Originally Published on Smart Property Investment in May 2020

Fresh research coming out of the Real Estate Institute of Queensland (REIQ) has shown a relatively stable start for residential rental vacancy rates, despite the perceived effects of the COVID-19 pandemic.

The latest rental vacancy rate data issued by the REIQ shows the state’s overall quarterly vacancy rate is 2.44 per cent.

This represents a marginal increase of 0.1 of a percentage point from the last quarter’s 2.34 per cent. This also represents a slight increase of 0.18 of a percentage point for a year-on-year comparison of 2.26 per cent in January–March 2019, the REIQ noted.

“There’s no uncertainty that 2020 will be a difficult year for the economy,” said Antonia Mercorella, CEO of the REIQ.

“However, what is certain is if you to listen to what market naysayers are currently saying, you’d believe the property market is on the verge of complete collapse and rental vacancies are beyond ruin. What they fail to tell you is that they’re pitching dire worst-case scenarios where coronavirus restrictions are prolonged and a second wave of the disease occurs.

“When stacked up against credible sources and empirical evidence, it’s clear these kinds of predictions don’t reflect what’s really happening in Queensland real estate.”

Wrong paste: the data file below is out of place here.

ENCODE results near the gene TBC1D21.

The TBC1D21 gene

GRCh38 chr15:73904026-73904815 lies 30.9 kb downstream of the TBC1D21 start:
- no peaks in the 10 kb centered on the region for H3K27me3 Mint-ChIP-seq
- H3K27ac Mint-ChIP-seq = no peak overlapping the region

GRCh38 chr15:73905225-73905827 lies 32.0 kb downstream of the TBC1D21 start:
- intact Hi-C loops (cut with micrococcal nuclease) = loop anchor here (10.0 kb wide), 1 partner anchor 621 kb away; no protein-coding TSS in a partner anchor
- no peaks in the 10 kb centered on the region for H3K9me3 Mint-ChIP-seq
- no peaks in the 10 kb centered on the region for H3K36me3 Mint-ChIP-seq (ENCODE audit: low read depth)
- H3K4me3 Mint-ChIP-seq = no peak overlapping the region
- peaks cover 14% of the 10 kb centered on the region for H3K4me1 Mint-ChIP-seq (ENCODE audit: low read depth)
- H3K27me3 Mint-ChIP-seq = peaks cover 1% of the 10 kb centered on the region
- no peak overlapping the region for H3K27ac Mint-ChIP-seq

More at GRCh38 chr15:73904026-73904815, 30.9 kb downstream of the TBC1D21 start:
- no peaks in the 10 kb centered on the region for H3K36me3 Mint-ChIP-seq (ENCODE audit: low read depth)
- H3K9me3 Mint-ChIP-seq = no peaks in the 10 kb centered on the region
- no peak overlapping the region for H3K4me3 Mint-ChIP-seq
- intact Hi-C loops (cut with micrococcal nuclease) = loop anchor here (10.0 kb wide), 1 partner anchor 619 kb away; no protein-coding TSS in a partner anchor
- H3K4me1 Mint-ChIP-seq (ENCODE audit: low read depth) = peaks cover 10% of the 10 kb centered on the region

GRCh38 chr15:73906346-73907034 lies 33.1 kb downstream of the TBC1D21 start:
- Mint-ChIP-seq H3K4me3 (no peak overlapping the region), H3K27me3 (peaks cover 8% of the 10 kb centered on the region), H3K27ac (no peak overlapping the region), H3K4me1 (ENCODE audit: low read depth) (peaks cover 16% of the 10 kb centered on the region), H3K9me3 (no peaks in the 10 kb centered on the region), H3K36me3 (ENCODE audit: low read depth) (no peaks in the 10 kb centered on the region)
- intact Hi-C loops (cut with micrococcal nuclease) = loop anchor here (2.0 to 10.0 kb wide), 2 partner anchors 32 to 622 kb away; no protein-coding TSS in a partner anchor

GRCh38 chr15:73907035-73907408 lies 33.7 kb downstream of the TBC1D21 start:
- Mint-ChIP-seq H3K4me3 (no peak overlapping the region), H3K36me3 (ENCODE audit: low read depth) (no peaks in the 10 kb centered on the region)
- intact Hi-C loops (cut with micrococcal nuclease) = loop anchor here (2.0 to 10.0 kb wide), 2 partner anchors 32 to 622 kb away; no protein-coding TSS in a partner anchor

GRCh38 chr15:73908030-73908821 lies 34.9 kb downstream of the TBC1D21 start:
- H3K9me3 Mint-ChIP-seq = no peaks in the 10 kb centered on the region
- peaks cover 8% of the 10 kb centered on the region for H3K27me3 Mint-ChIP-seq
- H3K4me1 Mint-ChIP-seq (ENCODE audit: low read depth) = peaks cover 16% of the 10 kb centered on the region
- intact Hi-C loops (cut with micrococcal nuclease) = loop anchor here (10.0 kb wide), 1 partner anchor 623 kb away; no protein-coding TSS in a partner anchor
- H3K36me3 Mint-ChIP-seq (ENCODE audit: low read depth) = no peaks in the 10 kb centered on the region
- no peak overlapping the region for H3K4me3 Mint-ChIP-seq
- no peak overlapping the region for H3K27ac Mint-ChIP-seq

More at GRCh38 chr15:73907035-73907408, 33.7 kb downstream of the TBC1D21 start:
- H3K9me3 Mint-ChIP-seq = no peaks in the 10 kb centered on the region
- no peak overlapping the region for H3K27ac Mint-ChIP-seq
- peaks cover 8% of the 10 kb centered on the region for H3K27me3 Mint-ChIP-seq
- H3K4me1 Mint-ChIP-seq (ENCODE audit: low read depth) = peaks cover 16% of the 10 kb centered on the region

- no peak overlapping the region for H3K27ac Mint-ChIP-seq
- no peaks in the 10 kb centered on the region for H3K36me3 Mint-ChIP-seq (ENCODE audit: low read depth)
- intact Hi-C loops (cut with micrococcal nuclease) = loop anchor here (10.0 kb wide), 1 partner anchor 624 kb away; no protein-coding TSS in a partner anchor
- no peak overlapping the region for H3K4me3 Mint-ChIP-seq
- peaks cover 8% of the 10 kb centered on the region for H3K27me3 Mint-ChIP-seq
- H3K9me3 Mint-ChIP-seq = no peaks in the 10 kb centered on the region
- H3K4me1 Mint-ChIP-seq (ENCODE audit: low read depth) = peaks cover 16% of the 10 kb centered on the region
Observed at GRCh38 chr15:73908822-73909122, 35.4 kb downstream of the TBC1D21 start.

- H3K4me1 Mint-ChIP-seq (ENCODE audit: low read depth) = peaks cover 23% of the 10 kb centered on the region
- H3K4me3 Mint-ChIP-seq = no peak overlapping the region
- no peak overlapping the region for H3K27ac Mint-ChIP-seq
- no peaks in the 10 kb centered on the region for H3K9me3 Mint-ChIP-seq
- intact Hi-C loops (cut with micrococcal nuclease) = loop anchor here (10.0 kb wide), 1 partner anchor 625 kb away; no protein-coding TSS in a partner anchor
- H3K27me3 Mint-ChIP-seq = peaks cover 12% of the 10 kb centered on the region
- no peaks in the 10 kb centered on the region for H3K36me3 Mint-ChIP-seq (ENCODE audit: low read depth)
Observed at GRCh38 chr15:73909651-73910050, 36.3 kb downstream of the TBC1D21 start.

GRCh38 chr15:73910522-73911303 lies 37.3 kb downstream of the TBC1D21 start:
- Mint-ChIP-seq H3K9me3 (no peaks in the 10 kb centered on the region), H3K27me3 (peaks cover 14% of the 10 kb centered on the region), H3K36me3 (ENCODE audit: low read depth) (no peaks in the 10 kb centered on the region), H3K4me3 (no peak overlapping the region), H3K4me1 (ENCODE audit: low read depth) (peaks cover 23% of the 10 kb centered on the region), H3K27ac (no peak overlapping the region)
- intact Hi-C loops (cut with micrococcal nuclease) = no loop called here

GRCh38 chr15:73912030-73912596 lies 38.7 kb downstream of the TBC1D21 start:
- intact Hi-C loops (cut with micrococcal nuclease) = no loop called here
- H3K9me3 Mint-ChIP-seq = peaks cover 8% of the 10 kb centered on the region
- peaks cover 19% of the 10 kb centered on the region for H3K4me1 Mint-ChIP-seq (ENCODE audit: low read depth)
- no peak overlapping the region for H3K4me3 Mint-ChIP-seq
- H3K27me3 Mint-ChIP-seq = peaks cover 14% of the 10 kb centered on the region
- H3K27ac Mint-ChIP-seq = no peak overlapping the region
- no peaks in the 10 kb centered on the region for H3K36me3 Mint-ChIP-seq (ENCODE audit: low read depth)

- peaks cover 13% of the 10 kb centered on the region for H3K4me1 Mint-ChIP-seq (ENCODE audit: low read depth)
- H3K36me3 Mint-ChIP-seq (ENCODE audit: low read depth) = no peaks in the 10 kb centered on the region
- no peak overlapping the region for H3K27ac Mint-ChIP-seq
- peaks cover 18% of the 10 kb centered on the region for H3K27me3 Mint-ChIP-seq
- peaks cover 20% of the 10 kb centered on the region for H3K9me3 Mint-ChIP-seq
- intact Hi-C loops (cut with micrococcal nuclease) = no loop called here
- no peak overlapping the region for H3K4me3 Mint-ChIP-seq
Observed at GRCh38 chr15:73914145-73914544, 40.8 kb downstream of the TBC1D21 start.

According to Ms Mercorella, Queensland’s latest quarterly rental vacancy rates show “44 per cent of the state’s regions have experienced a decrease in vacancies, with 77 per cent falling within a tight rental inventory range (0 to 2.5 per cent) and 13 per cent within a healthy rental inventory range (2.5 to 3.5 per cent)”.

Below is a breakdown of some of the state’s regions. More to come.

Brisbane

The Sunshine State’s capital city has seen rental vacancy rates drop by almost 1 per cent “on the back of a better-than-expected 0.5 [of a percentage point] bump in economic growth in the December quarter and 2.2 per cent over the past year”, the REIQ research noted.

Brisbane’s inner-city districts experienced the largest fall in vacancies by 1.2 per cent.

“Across Brisbane, vacancy rates have remained tight which is a great reflection of a healthy market, albeit some more pronounced fluctuations within the apartment sector will inevitably be expected in future data,” Ms Mercorella said.

“Ultimately, Brisbane continues to prove that it’s remained fairly buoyant throughout the current pandemic and continues to be the most affordable capital city in Australia.”

Outer localities

The REIQ found Ipswich saw the biggest reduction in rental stock, with a 0.8 of a percentage point dip to 2 per cent inventory.

“That’s offset by subtle rises recorded in Logan (+0.4 [of a percentage point] to 2 per cent) and Moreton Bay (+0.2 [of a percentage point] to 1.7 per cent),” the REIQ said.

“West of Brisbane, vacancy rates further fell across the Lockyer Valley (-1.8 per cent over two quarters to 3.2 per cent), with a similar tune in Toowoomba, recording a 1.2 per cent decrease to a 1.2 per cent average vacancy rate.”

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